The Railway and Souldrop

The Railway at Souldrop

The railway looking south from Back Lane Bridge

The railway looking south from Back Lane Bridge

During the 1860s, the rector of Souldrop wrote in his diary three times that a parishioner had been killed on the railway. ref 4
Building of the railway from London to the north took place from 1857 to 1860, passing through part of Souldrop parish. There sprung up a ‘shanty town’ of huts to house the men who worked on the building of the up-and-down lines. Two men were killed during these operations, and were buried in the churchyard. Their graves were marked with iron memorials. ref 1.

The Wellingborough News reported various accidents and deaths during the building of this stretch of railway: ref 9 .
18th March 1882, a ‘Fatal Accident on The Midland Railway’ reported on an inquest held by Mr JT Parker, divisional coroner, at the Red Lion Inn, Irchester, respecting the death of John Clark, a navvy employed on the widening at Wymington. He had worked there for eleven weeks.
‘It appears that the deceased was crossing the line near the bridge below Irchester Station
to go into the village, when he was knocked down by an express train and killed’.
The 47 year old man, called “Soldier” by his friends, had left for work that morning to go to
work but was hit by the 9.30 express from London To Derby. The driver saw the man about to cross in front of the train and whistled, ‘..but the man did not turn his head or take any notice, and walked across right in front of the train… The engine caught him and knocked him down. It was impossible to avoid him. The driver stopped at Irchester and gave information to the station master. There was no other train near enough to have attracted deceased’s attention.

Thomas Wade, the fireman, gave confirmatory evidence. He had found the deceased near to the level crossing over the line ‘quite dead’.When Mr. Freeman, the surgeon, of Rushden, was interviewed he said that ‘he had attended the deceased ten days or a fortnight since for inflammation of the lungs. He was under the impression that he was slightly deaf.’ So the man had probably not heard the train coming.
The jury returned a verdict of “Accidental death.”

On 13th May 1882, The Wellingborough News reported an ‘ACCIDENT AT THE NEW TUNNEL WORKS’
When an ‘accident of a serious nature occurred…three men having deposited the charge for blasting and ignited the fuse,found the charge did not go off’.The men waited about an hour, then ‘ventured to approach’ to attempt to place a second charge, ‘but as they were in the act of removing some of the earth the explosion took place and the men were hurled something like 15 feet, and severely injured. It was thought for a time that one of the three could not live, but it is now hoped that they will all recover.’

On 9th September 1882, ‘ANOTHER ACCIDENT AT THE WIDENING’. Another ‘fall of earth’ occurred at the railway widening near Irchester, by which a navvy named James Roberts, aged 33, was badly injured in his chest and back. The unfortunate man was afterwards conveyed to Skerry’s lodging house at Wellingborough, where he has been living’.

On 16th December 1882,‘ ANOTHER ACCIDENT’ On the widening, ‘a young man called “Pincer” was at work on the tunnel, his foot got in between the wheel of one of the trucks and the rails, and was fearfully mangled. He was at once taken to the Bedford Infirmary where he was attended to, and it was hoped that his foot would not have to be amputated.’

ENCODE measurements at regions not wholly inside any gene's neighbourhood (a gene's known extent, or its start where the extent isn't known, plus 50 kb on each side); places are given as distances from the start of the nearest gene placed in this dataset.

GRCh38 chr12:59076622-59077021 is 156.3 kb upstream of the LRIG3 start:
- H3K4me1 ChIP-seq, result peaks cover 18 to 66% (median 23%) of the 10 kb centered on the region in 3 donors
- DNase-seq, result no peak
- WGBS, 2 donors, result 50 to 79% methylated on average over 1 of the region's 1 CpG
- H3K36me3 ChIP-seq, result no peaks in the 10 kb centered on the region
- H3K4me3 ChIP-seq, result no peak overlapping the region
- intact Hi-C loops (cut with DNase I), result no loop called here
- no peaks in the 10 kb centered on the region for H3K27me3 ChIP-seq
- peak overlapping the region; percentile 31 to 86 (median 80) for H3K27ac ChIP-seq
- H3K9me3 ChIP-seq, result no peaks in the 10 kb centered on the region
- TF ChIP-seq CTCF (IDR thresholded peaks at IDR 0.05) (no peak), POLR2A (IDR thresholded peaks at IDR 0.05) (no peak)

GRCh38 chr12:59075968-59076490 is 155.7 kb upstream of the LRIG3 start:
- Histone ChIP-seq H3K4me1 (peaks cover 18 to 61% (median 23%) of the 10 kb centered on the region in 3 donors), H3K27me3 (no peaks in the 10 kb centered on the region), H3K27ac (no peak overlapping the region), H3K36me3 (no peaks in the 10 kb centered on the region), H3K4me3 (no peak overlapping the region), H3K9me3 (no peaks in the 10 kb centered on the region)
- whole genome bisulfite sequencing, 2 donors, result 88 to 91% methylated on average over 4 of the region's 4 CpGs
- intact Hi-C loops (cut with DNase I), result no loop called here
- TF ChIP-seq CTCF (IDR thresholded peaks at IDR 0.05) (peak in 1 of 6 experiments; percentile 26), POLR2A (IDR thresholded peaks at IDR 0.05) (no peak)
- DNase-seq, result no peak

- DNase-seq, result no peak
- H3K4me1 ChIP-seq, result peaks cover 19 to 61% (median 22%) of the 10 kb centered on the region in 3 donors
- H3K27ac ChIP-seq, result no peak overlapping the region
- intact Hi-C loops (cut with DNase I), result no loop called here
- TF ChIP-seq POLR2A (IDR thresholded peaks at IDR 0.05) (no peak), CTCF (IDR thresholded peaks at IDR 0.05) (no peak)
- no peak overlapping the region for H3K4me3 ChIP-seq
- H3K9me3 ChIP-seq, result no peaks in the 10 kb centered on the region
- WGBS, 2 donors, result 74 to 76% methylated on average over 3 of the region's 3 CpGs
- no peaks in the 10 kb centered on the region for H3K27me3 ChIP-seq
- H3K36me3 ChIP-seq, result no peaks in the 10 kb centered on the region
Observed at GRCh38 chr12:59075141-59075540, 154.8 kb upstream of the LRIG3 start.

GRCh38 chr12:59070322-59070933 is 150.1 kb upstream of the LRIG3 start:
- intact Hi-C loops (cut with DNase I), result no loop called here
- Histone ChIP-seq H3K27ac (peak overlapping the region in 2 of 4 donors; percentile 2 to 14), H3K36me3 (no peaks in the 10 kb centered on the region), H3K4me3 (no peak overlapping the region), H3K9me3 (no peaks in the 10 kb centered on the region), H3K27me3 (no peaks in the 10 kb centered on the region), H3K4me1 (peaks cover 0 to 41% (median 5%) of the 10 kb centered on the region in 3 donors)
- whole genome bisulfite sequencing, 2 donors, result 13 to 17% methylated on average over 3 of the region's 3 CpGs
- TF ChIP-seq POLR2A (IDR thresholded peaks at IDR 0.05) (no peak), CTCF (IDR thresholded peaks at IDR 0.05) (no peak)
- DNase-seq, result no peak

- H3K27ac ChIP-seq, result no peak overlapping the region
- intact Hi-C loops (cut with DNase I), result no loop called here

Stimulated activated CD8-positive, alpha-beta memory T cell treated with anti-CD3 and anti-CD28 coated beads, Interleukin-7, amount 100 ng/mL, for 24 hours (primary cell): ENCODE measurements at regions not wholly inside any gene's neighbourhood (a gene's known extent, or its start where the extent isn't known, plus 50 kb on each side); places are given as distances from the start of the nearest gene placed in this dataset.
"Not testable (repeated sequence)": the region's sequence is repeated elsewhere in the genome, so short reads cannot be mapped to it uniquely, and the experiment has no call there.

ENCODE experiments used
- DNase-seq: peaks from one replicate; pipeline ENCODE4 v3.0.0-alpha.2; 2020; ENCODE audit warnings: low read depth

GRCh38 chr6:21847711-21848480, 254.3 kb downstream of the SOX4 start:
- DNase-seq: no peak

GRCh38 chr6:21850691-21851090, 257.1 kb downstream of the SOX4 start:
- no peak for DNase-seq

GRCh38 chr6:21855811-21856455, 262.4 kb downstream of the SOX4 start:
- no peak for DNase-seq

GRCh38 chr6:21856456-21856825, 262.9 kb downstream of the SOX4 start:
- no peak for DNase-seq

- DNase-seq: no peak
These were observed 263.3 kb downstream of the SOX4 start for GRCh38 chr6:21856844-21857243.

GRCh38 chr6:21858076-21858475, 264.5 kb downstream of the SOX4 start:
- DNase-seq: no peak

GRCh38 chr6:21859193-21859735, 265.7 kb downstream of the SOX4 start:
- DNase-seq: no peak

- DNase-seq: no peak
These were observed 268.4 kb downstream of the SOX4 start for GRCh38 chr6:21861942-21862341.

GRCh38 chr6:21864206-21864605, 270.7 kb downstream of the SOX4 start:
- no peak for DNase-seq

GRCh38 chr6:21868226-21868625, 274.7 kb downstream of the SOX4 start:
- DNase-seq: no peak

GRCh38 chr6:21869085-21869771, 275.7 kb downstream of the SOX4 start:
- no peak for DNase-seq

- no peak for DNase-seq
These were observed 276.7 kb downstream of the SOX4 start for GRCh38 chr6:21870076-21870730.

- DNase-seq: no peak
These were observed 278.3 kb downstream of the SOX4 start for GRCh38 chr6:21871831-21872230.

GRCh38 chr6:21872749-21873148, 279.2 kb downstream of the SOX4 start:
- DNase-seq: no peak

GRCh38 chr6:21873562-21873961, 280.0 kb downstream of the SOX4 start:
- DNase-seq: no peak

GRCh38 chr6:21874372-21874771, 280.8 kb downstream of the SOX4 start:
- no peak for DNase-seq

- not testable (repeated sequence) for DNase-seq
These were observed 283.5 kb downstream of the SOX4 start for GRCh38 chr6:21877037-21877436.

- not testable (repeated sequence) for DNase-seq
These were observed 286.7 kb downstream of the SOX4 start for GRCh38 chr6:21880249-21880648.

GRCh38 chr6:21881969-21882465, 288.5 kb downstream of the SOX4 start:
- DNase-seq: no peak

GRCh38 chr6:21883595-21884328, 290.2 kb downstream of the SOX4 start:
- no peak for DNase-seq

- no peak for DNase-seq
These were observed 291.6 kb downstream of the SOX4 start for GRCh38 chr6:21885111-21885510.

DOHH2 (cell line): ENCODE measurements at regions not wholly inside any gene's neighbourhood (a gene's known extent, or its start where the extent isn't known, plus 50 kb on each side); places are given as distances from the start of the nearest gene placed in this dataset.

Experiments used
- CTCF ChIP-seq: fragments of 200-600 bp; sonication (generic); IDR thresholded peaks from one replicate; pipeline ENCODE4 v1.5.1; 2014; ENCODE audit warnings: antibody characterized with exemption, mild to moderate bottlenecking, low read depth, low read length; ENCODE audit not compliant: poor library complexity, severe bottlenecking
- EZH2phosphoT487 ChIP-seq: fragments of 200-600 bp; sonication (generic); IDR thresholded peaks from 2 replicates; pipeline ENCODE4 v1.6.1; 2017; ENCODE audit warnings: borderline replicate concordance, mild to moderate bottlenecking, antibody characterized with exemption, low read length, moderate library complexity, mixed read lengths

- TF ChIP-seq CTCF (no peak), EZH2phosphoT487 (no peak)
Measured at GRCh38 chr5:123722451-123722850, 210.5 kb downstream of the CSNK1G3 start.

On 21st April 1883 the newspaper carried this announcement :
Messrs. Pendered and Son

‘ARE instructed by Messrs. Young & Williams, sub-contractors under Thomas Oliver, Esq.,
To SELL BY AUCTION, on Thursday, 26th April, 1883, in consequence of the tunnel works being completed, the whole of the MATERIALS of the Workshops, Contractor’s House and Offices, Workmen’s Huts, and other Buildings, comprising:—150,000 good sound Bricks, deal boards,scantlings, battens, joists, sashes, doors and frames, large quantity of felt roofing, oven and boiler grates, 10,000 feet of double partitioning, &c., and the following useful buildings, which will be sold standing, the contractor’s house and offices, grocer’s shop and store rooms, with brick gables, roofs boarded and covered with felt, walls of double boards, the excellent interior fittings; blacksmith’s shop, forage and harness rooms, brick lean-to, wooden portable office, and 20 workmen’s huts, with double boarded walls, and on brick foundations. Also a great number of tables, bedsteads, grocer’s shop fittings and utensils, 4 strong and useful Ponies, 8 sets of trace harness, 2-knife chaff cutter, grindstone, tools, barrels of tar, firewood, &c., also the erection of Coffee-house, built of brick and timber, containing kitchen, cook house with cooking range, and other offices, with the interior fittings.

N.B.—Special facilities for loading and delivering on the Midland main line adjoining, have been arranged.
The place of sale is about half-way between the Sharnbrook and Irchester Stations, and adjoins the road known as the “Forty-foot,” which communicates with the turnpike from Wymington to Souldrop.
Sale to commence at eleven o’clock, am’ ref 9 .

Back Lane railway bridge

Back Lane railway bridge







Next: The old Schoolhouse and village hall

© Ella Jo Street

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